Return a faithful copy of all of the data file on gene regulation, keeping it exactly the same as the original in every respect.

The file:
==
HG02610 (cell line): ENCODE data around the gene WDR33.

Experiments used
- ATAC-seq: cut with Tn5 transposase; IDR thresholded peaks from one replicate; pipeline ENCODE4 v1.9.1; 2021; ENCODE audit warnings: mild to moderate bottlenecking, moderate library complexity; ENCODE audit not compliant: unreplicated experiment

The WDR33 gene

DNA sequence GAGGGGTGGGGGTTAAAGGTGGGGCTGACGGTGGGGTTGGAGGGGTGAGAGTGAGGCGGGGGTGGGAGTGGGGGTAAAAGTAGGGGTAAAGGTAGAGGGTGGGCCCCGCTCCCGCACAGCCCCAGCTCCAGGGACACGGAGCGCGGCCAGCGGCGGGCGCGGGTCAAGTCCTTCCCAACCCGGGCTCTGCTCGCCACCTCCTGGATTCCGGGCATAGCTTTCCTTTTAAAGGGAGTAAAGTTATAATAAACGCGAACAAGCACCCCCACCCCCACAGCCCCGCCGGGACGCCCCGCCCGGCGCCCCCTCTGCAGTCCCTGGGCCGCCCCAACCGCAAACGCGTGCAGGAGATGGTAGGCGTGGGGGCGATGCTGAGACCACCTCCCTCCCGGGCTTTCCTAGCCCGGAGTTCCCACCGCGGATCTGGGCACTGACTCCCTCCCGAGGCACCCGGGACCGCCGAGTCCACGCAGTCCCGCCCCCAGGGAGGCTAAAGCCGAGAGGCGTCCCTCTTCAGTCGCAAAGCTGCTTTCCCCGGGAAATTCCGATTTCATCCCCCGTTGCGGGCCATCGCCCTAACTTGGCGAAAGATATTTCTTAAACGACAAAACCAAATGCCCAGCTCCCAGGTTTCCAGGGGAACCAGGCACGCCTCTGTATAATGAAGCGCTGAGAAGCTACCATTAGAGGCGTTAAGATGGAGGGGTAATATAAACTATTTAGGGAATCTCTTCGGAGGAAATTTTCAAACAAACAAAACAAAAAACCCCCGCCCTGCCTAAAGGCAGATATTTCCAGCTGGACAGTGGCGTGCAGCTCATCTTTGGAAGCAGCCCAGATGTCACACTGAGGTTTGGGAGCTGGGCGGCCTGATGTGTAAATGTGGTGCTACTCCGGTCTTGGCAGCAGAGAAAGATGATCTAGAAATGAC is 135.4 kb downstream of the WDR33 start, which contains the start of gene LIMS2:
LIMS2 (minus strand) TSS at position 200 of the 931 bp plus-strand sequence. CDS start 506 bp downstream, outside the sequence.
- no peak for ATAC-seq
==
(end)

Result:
HG02610 (cell line): ENCODE data around the gene WDR33.

Experiments used
- ATAC-seq: cut with Tn5 transposase; IDR thresholded peaks from one replicate; pipeline ENCODE4 v1.9.1; 2021; ENCODE audit warnings: mild to moderate bottlenecking, moderate library complexity; ENCODE audit not compliant: unreplicated experiment

The WDR33 gene

DNA sequence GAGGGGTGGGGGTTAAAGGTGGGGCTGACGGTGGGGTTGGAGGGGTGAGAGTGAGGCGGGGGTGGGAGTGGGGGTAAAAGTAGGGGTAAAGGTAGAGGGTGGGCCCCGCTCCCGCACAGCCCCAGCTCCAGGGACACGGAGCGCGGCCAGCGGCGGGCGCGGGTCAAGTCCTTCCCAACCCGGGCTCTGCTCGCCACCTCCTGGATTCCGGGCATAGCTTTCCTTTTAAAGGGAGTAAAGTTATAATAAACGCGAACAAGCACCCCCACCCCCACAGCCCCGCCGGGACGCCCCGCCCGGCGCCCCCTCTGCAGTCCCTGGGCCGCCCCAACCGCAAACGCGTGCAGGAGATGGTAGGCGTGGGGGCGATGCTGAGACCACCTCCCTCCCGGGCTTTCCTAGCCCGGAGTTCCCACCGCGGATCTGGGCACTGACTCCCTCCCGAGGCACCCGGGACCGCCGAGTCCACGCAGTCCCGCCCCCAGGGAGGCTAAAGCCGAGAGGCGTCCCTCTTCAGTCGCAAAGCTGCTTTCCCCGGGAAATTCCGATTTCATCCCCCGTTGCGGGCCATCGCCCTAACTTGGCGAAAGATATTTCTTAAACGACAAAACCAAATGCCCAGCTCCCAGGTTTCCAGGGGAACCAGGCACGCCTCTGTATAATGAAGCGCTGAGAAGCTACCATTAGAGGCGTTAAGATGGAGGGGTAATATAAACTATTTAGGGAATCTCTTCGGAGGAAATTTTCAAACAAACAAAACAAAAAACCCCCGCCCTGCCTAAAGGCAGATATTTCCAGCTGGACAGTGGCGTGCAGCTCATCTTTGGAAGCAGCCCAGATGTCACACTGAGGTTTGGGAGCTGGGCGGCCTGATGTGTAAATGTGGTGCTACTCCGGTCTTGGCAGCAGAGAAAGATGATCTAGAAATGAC is 135.4 kb downstream of the WDR33 start, which contains the start of gene LIMS2:
LIMS2 (minus strand) TSS at position 200 of the 931 bp plus-strand sequence. CDS start 506 bp downstream, outside the sequence.
- no peak for ATAC-seq